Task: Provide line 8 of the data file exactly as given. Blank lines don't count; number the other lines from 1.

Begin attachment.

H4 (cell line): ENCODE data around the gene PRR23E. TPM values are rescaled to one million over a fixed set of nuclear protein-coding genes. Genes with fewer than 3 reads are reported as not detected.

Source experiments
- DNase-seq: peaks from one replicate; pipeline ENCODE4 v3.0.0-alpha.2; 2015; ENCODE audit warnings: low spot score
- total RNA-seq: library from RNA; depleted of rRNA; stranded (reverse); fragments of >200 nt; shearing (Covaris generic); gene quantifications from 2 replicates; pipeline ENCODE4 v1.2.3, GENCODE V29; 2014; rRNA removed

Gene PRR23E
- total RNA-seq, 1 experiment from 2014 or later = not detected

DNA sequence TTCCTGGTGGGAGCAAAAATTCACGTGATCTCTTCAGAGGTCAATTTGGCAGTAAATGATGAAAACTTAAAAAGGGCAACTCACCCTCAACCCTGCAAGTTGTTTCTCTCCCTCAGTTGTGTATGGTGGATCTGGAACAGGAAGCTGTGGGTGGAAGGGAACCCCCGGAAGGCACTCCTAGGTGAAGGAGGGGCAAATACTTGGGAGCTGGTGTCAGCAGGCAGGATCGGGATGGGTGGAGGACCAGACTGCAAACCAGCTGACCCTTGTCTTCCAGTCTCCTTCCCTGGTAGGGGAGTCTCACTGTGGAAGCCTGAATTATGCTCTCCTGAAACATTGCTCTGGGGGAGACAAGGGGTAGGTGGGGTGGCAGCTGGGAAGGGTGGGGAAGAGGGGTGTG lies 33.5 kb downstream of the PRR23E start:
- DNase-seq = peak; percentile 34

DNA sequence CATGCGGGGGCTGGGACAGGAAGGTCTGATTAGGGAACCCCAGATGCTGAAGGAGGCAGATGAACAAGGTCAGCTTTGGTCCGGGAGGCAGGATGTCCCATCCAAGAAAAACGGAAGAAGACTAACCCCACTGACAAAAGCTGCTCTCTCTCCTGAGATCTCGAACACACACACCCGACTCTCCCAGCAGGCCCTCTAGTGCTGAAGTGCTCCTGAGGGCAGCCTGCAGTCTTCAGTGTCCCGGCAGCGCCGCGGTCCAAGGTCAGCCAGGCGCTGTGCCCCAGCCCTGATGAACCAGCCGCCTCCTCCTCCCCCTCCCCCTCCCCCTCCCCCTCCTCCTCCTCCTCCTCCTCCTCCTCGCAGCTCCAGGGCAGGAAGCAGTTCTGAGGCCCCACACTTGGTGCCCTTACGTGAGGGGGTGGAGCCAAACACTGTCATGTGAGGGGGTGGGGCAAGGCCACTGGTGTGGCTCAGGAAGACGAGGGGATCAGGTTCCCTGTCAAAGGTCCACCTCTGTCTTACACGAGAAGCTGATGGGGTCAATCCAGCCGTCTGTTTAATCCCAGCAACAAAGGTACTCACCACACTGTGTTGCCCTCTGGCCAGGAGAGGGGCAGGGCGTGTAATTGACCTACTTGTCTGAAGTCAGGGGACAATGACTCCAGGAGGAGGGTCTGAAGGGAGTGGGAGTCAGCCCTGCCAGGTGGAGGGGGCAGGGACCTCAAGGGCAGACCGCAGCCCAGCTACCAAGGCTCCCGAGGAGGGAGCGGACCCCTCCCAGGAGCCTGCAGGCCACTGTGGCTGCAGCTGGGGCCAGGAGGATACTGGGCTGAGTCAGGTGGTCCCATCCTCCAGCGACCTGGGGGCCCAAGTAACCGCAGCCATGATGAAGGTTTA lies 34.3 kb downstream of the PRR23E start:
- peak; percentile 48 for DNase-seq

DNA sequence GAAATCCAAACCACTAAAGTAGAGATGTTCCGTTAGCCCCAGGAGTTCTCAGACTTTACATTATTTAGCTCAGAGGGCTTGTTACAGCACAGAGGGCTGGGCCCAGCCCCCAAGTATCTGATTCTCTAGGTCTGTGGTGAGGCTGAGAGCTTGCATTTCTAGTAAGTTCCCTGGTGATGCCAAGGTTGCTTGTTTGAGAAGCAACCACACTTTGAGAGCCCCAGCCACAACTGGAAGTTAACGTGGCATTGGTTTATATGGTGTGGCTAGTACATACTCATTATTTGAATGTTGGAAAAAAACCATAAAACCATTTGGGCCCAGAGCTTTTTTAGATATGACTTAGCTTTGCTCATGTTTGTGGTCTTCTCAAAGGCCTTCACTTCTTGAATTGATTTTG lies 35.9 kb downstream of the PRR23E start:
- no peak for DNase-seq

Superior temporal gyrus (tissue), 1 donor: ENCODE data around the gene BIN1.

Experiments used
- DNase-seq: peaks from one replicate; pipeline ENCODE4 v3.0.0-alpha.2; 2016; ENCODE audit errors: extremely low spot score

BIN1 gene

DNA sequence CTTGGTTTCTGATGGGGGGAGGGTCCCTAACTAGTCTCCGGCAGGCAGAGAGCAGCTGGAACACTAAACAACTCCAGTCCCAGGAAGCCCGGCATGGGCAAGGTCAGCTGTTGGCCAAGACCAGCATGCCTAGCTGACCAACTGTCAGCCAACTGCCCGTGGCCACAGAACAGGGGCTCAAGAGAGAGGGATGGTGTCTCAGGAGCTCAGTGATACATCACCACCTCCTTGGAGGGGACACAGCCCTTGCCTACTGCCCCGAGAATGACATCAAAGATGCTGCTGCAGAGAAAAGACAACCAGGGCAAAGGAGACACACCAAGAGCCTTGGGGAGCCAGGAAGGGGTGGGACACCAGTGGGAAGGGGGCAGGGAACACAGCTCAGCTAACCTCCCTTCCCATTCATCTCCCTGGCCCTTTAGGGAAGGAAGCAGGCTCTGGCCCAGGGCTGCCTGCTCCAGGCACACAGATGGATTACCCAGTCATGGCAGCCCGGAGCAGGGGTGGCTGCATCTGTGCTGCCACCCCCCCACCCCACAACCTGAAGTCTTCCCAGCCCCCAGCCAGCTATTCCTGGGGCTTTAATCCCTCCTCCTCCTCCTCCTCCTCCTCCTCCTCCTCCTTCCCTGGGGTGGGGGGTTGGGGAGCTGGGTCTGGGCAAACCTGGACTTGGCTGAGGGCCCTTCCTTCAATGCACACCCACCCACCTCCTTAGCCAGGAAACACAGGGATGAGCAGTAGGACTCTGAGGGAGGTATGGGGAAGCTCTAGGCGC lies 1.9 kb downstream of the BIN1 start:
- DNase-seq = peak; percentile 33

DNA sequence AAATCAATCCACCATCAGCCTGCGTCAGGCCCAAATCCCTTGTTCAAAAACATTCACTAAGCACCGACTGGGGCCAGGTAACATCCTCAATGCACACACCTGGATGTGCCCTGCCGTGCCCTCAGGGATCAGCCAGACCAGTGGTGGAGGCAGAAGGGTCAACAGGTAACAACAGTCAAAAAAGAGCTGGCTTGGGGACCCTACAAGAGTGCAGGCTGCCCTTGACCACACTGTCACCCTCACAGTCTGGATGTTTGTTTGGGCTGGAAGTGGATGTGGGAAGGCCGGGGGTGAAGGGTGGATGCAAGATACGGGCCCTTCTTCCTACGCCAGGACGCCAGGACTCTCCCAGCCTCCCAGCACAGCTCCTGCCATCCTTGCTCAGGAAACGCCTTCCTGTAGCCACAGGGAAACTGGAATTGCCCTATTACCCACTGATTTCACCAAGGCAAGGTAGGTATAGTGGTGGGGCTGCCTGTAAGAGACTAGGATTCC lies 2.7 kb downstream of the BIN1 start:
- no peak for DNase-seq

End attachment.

- DNase-seq = peak; percentile 34